The Aqua Teen characters debuted in the "Baffler Meal" episode as a trio of talking fast-food items whose full-throttle obnoxiousness and acid-casualty patter left even the SG principals thunderstruck. Remodeled for a series of their own—think Tracey Ullman-era Simpsons versus the golden age stuff—the narcissistic milk shake, childlike meatball, and responsible box of fries were allegedly a crime-fighting team. The opening and closing credits, set to an ass-kicking Schoolly D cut, promised action-packed capers—but none ever materialized. Instead the story swiftly devolved into endless bad-roommate drama, stoked by visits from dumb-ass aliens transparently summoned to fill the narrative void. With plots driven by incidental disputes, distractions, and a procession of ineffectual guest villains, Aqua Teen soon revealed itself to be character driven—if any driving was going on at all.
The show's visual aesthetic—all gratuitous fire, explosions, and mutilation—celebrates willful crudity; Willis and Maiellaro steadfastly refuse to rise beyond the level of teenagers destroying their old toys. But the writing and voice work are superrefined, and their extravagant precision in the service of Three Stooges-style bickering is a crucial part of the joke. Take the series's supreme comic creation, next-door neighbor Carl—an overweight, balding devotee of hard-core porn, hot rods, and classic rock. There's nothing new about Carl's Jersey-trash accent (voiced by Willis) or Drive FM enthusiasms; everyone knows somebody, or some fictional character, who talks or thinks like Carl, but once you've heard Willis's distillation, it's hard to think of them as anything but Carl knockoffs. Similarly, Carl's revolting personal habits—and frequent personal injuries—set up lots of elementary guffaws, but also gut-punching comic pathos. In the nightmarish "Spacegate World" episode, Carl, having called everyone else and been rejected, is reduced to late-night phone stalking of the "fatties" in his old high school yearbook. Alone in his living room, he bellows, "What the hell. It's a new era!" Then he trails off: "Of loneliness . . ."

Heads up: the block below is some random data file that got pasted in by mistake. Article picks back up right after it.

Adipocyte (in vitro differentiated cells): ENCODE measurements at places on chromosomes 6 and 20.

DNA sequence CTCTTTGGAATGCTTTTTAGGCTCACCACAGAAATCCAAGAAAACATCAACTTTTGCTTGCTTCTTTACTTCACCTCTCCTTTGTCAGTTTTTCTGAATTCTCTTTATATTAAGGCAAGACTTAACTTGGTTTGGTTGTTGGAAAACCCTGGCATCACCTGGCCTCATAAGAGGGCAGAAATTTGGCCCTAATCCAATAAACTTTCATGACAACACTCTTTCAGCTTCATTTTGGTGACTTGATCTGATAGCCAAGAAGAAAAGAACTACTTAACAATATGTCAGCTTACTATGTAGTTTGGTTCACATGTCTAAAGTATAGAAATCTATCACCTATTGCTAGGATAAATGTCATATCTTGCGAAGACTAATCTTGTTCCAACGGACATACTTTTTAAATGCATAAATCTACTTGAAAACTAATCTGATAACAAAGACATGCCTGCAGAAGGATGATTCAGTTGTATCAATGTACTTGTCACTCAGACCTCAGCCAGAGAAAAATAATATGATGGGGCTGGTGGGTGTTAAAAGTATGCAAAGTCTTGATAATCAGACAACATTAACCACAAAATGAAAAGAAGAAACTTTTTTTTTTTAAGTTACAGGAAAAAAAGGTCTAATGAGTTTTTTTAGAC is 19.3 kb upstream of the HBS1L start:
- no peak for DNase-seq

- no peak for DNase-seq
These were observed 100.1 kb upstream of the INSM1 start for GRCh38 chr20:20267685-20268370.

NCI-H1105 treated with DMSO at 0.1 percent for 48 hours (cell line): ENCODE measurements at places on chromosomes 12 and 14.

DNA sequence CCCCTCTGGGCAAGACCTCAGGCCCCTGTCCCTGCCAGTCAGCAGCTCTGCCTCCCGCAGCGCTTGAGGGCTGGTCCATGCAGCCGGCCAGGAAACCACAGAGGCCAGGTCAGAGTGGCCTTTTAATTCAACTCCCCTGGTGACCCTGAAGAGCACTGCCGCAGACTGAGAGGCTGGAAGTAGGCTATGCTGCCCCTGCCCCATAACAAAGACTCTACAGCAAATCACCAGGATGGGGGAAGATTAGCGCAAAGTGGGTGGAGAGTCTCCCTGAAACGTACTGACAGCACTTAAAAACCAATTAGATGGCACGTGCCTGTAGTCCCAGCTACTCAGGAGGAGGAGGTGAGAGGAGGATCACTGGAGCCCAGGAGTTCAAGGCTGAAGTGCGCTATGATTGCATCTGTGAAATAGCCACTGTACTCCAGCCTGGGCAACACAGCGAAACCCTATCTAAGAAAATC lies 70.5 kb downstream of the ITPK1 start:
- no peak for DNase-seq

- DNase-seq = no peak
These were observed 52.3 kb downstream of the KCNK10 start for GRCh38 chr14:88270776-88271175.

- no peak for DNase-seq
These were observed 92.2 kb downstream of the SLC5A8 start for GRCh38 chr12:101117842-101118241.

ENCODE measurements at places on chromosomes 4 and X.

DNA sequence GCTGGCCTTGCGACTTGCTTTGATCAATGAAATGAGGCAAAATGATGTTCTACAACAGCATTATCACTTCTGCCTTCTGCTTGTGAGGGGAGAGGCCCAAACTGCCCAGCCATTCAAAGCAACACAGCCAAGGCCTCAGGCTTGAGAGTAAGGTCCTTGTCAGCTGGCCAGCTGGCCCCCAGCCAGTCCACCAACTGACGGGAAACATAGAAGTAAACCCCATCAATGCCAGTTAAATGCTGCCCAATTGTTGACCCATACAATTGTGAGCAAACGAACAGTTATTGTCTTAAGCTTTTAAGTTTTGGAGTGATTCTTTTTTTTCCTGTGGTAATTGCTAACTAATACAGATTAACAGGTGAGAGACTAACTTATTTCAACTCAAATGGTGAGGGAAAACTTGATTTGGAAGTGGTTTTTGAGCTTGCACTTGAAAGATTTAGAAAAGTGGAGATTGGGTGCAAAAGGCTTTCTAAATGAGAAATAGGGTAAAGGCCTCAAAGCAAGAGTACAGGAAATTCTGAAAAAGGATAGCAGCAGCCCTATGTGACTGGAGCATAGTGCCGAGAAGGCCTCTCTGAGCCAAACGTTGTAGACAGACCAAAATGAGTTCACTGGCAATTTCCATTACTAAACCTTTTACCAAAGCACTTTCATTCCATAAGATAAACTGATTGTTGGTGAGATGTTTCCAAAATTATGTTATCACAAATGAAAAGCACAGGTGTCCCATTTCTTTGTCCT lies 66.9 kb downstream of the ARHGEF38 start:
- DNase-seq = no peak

It's not all lowbrow. Willis and Maiellaro sneak some smart discourse in here and there, spot-on commentary on phenomena like Internet virus hell and the surfeit of phone-and-iPod connectivity. One episode has the characters physically driven from their home by porn- and gambling-site pop-up windows; another has trend-crazy Master Shake fitted with hundreds of pounds of unwieldy cellular accessories, including a player piano that translates any MP3 into the same ragtime song. And there's a quality to the rough-edged animation, inappropriately melodramatic soundtracks, and left-field cultural juxtapositions that recalls pop-art collage and even Dada.
Whether you buy into that one or not, Aqua Teen undeniably makes something of successive nothings, every lull building into a metaphoric roar of cosmic indifference to attempted meaning—or coherent humor. It doesn't just bend the fourth wall like squirm comedy, it goes through it: you're not just vicariously embarrassed for the characters, you're transported to the lip of the same void they teeter on. It doesn't take long to get the stop-start rhythm down; but to be fair, the movie's frequent riffs on the series's half-assed backstories will elude all but the faithful.